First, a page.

Use available resistant varieties. Controlling the whiteflies will reduce the virus spread- use yellow sticky traps or cover the tobacco seedling /nursery with nylon nets or growing barrier crops (like sunflower etc.,) around the nursery may reduce the white fly population.
Tobacco mosaic virus (TMV)
Tobacco plant showing symptoms of infection with Tobacco Mosaic Virus.
Tobacco plant infected with TMV
Alternating light and dark green patches on the leaves; leaves turning brown and drying out.
Plant resistant tobacco cariteies; remove and destroy any infected plants; disinfect tools thoroughly; wash hands thoroughly after use of tobacco products before handling plants; avoid having tobacco products on person when working with tobacco plants.
Tomato spotted wilt virus on Tobacco
Tomato Spotted Wilt Virus (TSWV)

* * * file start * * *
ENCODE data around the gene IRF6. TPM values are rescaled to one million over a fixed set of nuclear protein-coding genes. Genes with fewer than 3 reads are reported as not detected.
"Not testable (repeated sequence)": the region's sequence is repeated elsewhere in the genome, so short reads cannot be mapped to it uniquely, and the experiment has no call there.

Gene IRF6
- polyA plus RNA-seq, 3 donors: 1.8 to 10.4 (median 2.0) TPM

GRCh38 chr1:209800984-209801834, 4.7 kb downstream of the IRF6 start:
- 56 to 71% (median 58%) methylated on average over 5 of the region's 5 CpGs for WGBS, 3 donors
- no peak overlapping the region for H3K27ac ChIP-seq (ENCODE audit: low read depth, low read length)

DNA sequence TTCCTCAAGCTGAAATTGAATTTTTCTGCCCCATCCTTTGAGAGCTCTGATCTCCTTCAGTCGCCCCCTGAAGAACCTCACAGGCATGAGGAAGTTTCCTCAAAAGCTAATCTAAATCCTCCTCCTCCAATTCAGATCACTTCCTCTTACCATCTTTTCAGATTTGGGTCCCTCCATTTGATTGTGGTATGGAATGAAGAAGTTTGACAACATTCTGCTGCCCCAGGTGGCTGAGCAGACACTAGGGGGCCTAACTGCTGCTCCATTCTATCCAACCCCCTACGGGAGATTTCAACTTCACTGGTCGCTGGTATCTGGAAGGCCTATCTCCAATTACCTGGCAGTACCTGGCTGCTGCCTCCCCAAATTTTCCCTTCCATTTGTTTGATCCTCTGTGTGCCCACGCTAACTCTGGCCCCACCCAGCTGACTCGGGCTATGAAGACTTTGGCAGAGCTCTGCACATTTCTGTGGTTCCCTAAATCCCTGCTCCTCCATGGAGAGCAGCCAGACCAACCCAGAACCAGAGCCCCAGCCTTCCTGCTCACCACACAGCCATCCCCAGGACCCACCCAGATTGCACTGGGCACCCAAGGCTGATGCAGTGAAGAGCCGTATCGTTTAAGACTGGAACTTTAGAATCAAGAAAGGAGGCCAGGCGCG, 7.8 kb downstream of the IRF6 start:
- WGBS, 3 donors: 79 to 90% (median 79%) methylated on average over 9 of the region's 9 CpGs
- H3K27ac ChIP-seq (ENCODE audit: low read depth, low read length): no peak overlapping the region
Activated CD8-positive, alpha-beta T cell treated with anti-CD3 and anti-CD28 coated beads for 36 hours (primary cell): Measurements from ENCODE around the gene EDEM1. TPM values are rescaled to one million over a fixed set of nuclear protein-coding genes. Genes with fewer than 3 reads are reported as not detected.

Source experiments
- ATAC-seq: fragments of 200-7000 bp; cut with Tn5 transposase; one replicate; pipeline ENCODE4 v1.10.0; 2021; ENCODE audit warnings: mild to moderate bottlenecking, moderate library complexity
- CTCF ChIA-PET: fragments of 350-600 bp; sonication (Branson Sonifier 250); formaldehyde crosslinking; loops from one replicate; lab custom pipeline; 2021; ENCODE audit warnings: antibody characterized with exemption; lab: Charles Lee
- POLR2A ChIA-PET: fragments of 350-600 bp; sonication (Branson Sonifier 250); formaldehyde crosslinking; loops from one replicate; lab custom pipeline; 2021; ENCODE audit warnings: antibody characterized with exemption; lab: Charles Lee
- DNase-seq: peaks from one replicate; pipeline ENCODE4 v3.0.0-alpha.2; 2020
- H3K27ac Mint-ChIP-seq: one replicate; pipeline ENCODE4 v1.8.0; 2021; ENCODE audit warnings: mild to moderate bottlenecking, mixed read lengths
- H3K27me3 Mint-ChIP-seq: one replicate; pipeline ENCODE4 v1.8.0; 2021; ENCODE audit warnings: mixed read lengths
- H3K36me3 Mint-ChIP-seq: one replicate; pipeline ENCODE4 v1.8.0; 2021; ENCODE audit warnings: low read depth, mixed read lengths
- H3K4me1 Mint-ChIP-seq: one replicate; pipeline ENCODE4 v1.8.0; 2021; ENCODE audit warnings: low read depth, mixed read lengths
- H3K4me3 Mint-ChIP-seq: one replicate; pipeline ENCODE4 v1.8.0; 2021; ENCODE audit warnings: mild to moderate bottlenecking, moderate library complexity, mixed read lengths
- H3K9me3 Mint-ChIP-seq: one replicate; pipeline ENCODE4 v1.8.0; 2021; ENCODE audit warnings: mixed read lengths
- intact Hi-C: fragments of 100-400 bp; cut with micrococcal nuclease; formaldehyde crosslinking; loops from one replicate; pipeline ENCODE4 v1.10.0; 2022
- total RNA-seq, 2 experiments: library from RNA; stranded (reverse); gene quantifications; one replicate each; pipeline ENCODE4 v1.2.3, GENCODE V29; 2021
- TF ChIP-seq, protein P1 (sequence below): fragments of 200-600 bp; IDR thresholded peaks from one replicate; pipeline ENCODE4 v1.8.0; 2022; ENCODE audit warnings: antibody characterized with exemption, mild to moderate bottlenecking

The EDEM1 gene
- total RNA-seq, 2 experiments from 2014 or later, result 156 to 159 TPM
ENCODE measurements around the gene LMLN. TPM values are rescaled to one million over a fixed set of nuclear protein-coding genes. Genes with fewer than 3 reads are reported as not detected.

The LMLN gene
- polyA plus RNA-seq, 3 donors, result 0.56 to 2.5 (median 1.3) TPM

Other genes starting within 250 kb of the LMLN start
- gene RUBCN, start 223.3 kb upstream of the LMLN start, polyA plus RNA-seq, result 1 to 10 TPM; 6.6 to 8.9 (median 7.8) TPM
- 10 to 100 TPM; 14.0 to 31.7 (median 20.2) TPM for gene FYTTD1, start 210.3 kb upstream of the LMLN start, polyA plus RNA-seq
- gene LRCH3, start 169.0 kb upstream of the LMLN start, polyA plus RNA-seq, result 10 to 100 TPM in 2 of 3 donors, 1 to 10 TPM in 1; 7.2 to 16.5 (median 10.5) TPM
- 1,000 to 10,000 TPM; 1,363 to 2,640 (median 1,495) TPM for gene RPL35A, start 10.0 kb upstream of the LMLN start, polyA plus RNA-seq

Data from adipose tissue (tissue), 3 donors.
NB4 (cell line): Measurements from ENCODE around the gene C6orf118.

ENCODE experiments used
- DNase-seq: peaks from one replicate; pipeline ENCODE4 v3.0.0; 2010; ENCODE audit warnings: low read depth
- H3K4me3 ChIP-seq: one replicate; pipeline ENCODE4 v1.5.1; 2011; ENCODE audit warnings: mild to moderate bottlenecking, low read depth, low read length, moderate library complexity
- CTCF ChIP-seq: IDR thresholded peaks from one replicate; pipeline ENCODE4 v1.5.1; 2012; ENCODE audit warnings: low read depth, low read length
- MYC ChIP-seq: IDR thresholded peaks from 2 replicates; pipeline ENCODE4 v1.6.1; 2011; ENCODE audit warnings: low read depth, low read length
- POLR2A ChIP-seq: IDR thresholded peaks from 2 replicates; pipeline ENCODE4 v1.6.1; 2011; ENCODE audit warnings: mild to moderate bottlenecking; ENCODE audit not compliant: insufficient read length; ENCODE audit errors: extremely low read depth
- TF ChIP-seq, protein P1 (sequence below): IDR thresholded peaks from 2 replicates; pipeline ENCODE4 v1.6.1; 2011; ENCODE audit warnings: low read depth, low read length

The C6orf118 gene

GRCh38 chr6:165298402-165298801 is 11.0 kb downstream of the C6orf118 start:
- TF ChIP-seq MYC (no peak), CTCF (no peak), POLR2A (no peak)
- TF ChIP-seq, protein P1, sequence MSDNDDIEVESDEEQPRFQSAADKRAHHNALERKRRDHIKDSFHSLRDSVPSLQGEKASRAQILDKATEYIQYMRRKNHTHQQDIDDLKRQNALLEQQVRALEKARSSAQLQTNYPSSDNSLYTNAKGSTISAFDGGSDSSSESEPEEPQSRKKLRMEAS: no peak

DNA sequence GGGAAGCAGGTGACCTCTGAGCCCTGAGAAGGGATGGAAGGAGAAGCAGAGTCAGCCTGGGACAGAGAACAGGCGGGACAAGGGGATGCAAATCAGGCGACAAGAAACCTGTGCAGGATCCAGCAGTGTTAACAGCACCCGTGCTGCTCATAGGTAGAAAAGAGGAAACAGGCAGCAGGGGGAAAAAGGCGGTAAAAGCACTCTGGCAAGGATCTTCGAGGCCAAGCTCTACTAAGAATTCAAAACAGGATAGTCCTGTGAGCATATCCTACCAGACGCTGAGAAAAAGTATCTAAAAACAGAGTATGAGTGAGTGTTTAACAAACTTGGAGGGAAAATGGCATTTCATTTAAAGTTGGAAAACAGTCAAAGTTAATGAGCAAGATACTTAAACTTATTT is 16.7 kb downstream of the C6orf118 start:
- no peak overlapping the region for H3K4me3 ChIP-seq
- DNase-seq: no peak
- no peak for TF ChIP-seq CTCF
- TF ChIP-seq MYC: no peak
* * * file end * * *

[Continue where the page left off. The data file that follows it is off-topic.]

TSWV infected plant
Infected plant in the field showing symptoms
The mature leaves showing concentric ring spots
It infects all stage of tobacco plant. The infected young leaves may turn yellow then reddish brown; buds may become distorted and deformed. The mature leaves may develop concentric ring spots which later coalesce to form large areas of dead tissue . Some leaves shows yellowing and death of plant tissue along leaf veins. Stem may also show dark oblong concentric spots and lesions.
Remove the infected plant and burn them. Keep the field free from weeds. Spraying suitable insecticide to control thrips.
Category : Insects